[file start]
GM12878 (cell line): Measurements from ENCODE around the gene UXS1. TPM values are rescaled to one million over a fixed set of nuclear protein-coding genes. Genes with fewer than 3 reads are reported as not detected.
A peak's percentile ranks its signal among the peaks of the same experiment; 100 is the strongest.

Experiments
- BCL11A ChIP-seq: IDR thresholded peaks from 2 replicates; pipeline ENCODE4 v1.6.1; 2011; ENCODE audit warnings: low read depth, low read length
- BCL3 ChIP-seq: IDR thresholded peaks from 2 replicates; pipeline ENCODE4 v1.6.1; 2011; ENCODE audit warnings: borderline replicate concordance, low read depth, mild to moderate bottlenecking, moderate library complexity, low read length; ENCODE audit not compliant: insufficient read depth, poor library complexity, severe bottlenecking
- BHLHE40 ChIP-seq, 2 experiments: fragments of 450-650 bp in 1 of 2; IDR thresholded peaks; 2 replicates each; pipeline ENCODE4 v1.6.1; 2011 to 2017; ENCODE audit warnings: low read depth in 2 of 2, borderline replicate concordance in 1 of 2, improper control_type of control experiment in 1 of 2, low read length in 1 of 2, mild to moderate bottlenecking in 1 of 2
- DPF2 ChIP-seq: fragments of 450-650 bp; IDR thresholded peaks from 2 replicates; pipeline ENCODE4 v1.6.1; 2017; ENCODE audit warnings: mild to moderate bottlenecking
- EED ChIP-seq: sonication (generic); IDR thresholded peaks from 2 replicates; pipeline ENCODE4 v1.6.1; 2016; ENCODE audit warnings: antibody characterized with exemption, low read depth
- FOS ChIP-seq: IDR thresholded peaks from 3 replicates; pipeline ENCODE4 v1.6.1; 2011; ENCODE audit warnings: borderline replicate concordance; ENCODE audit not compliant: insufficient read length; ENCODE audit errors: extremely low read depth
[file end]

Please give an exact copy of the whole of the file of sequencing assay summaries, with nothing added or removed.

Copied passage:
GM12878 (cell line): Measurements from ENCODE around the gene UXS1. TPM values are rescaled to one million over a fixed set of nuclear protein-coding genes. Genes with fewer than 3 reads are reported as not detected.
A peak's percentile ranks its signal among the peaks of the same experiment; 100 is the strongest.

Experiments
- BCL11A ChIP-seq: IDR thresholded peaks from 2 replicates; pipeline ENCODE4 v1.6.1; 2011; ENCODE audit warnings: low read depth, low read length
- BCL3 ChIP-seq: IDR thresholded peaks from 2 replicates; pipeline ENCODE4 v1.6.1; 2011; ENCODE audit warnings: borderline replicate concordance, low read depth, mild to moderate bottlenecking, moderate library complexity, low read length; ENCODE audit not compliant: insufficient read depth, poor library complexity, severe bottlenecking
- BHLHE40 ChIP-seq, 2 experiments: fragments of 450-650 bp in 1 of 2; IDR thresholded peaks; 2 replicates each; pipeline ENCODE4 v1.6.1; 2011 to 2017; ENCODE audit warnings: low read depth in 2 of 2, borderline replicate concordance in 1 of 2, improper control_type of control experiment in 1 of 2, low read length in 1 of 2, mild to moderate bottlenecking in 1 of 2
- DPF2 ChIP-seq: fragments of 450-650 bp; IDR thresholded peaks from 2 replicates; pipeline ENCODE4 v1.6.1; 2017; ENCODE audit warnings: mild to moderate bottlenecking
- EED ChIP-seq: sonication (generic); IDR thresholded peaks from 2 replicates; pipeline ENCODE4 v1.6.1; 2016; ENCODE audit warnings: antibody characterized with exemption, low read depth
- FOS ChIP-seq: IDR thresholded peaks from 3 replicates; pipeline ENCODE4 v1.6.1; 2011; ENCODE audit warnings: borderline replicate concordance; ENCODE audit not compliant: insufficient read length; ENCODE audit errors: extremely low read depth